The government has a strategic objective to provide a well functioning, integrated public transport system that:
It is important to have a defined standard of public transport that's affordable for both customer and taxpayer.
The government also has an objective to ensure the timely and cost effective delivery of the Public Transport investment programme in line with the outcomes set out in the National Development Plan 2018-2027 as part of Project Ireland 2040.
Buses and coaches are classified as Large Public Service Vehicles which include 'vehicles with capacity to carry more than eight passengers for reward'. Policy oversight for the sector focuses on the:
The National Transport Authority is the national enforcement body for bus and coach passenger rights in Ireland.
The Irish rail network currently extends to approximately 2,400 km of operational track, with over 4,400 bridges, 144 stations and 970 level crossings. It serves over 42 million passengers each year.
There is a responsibility to produce policy and legislation for the economic regulation of railways. The government ensures that the railway market in Ireland complies with EU requirements.
In order to ensure a robust regulatory regime for the railway market in Ireland, the EU requires compliance with rules concerning the establishment of a single railway area, and market access.
In particular, rules have been developed to open the markets for domestic and international rail freight and international rail passenger services. The Fourth Railway Package, which is currently under negotiation, contains further proposals for the opening of domestic markets.
Small Public Service Vehicles are vehicles with the capacity to carry up to eight passengers (excluding the driver) for reward, and include taxis, hackneys, wheelchair accessible vehicles, and limousines.
The department has responsibility for policy and statutory frameworks for the sector. The National Transport Authority (NTA) is responsible for the operational regulation of the sector.
The Department of Transport, Tourism & Sport’s (DTTAS) Sectoral Plan, under the Disability Act 2005, is called Transport Access for All (2012) This concept is based on the principle of Accessible Public Transport which does not distinguish between people with disabilities and other passengers.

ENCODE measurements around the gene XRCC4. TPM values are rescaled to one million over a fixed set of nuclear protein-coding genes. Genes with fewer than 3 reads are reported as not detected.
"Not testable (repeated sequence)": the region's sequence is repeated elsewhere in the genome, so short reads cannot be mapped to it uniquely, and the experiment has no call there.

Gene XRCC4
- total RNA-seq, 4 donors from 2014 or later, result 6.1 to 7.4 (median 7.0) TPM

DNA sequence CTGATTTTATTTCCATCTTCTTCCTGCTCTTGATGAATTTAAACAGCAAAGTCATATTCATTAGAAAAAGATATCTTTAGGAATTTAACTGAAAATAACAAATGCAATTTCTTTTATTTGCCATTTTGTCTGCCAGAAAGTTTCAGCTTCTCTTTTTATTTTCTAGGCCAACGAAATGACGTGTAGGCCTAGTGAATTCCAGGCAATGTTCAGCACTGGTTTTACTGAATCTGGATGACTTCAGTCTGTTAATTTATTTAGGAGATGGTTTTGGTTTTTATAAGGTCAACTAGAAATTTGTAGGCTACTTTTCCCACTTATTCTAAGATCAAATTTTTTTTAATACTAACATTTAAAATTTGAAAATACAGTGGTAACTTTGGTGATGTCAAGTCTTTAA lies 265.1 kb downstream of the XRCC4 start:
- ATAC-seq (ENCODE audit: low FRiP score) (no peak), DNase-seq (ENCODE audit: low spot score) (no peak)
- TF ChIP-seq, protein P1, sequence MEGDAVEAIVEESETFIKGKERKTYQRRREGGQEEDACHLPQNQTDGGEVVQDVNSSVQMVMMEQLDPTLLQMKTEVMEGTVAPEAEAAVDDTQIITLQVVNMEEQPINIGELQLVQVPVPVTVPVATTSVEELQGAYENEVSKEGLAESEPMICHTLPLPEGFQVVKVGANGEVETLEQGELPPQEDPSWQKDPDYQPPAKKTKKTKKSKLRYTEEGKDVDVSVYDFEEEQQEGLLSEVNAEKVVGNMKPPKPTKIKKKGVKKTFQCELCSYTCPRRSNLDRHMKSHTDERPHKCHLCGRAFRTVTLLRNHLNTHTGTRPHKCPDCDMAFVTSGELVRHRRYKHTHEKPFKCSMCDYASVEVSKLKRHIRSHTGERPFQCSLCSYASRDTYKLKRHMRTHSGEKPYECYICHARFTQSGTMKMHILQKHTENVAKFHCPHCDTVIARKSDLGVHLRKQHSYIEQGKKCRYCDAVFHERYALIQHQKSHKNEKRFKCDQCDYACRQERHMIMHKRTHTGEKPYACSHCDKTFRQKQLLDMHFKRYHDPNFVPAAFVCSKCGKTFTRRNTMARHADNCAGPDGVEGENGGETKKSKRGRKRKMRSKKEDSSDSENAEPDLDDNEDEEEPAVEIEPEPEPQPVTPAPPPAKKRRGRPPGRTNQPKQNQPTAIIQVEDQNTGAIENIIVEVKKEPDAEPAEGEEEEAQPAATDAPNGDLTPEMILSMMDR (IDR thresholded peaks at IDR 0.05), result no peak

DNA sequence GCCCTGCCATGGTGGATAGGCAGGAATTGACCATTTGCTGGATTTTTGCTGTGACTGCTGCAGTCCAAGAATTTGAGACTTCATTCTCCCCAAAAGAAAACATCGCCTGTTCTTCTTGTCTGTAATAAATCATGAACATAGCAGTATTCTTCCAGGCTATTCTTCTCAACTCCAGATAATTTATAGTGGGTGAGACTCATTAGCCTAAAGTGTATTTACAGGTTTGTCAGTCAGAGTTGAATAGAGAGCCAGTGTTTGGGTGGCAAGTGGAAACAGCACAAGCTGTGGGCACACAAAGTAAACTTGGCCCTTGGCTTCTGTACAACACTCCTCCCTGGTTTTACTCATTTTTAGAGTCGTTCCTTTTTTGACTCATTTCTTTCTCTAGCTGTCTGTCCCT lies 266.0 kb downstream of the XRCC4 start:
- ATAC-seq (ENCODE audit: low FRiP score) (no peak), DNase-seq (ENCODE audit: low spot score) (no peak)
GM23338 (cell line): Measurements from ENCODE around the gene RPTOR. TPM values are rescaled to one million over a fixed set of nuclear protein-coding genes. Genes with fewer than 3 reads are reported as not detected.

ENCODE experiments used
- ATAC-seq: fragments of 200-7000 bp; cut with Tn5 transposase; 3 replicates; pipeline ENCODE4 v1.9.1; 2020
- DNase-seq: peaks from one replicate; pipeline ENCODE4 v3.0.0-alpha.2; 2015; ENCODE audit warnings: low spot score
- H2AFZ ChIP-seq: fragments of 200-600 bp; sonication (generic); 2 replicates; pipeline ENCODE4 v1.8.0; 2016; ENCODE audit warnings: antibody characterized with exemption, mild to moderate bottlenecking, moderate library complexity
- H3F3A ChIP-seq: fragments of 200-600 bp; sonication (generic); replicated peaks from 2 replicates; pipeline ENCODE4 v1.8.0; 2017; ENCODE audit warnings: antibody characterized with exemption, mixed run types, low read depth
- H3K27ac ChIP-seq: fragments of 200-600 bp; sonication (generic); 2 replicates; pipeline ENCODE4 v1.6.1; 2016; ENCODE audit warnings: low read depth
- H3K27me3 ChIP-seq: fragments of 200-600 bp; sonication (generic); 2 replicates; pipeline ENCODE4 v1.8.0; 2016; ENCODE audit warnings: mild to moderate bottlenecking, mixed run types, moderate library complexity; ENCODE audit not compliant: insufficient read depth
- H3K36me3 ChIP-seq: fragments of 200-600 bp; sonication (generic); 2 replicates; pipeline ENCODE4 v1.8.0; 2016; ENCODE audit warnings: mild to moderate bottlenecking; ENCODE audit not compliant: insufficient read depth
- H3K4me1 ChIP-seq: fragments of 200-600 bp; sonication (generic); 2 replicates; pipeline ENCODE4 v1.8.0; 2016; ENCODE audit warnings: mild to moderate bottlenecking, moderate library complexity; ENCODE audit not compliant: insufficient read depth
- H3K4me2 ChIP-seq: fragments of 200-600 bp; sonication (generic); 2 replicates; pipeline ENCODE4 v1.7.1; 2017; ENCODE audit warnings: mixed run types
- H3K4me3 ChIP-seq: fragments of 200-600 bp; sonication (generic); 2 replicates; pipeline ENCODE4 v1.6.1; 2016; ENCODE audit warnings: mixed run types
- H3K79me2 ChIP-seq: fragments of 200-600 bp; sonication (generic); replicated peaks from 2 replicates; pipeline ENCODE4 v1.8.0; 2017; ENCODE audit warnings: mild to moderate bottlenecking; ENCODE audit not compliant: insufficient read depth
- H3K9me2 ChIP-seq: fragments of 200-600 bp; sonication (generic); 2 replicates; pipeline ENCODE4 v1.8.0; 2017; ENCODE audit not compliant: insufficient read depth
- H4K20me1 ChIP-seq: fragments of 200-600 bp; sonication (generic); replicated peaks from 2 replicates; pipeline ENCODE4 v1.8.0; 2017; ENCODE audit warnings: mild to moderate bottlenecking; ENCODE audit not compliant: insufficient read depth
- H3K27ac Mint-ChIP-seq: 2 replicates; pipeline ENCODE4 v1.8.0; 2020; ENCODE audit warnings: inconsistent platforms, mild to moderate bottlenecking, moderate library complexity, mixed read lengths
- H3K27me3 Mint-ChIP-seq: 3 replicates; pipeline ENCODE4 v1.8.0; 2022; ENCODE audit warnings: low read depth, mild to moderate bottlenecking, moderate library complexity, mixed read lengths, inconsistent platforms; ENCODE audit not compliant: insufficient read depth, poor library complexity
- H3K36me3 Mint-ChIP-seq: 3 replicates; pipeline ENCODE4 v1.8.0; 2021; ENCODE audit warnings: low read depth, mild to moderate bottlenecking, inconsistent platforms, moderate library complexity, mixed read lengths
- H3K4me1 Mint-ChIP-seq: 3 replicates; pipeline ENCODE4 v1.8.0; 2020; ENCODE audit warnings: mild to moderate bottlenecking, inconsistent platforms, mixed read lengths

At the whole of Government level,
Between these 2 Strategies, there are 19 actions for which the DTTAS, its Agencies, other State Agencies and public transport operators have lead responsibility for implementing. These Actions are primarily public transport related.
The Department of Transport, Tourism and Sport provides funding and policy framework for the Rural Transport Programme (RTP) through the National Transport Authority (NTA). The RTP now operates under the name 'Local Link'.
The NTA was given national responsibility for integrated local and rural transport, including managing the RTP - and its restructuring - with effect from 1st April 2012. This new role for the NTA, coupled with its existing national remit for securing the provision of public passenger transport services, enables the development of better links between local/rural transport, and scheduled bus/rail services.
The new RTP delivery model offers a structure to facilitate the integration of local and rural transport services. The Transport Co-ordination Units (TCUs) will have a key role in embedding integration within transport services planning. They will also have a role in two other rural transport initiatives: the Community Car Scheme and the proposed local area hackney licence.
For the first time local authorities will have a role in transport planning as they will prepare annual transport plans for their areas, in consultation with the respective TCU.
The services offered by the RTP are included in the National Journey Planner which can be accessed at Transport for Ireland
More information about the structure and future plans for the RTP is available on the NTA website
For more information, please visit www.locallink.ie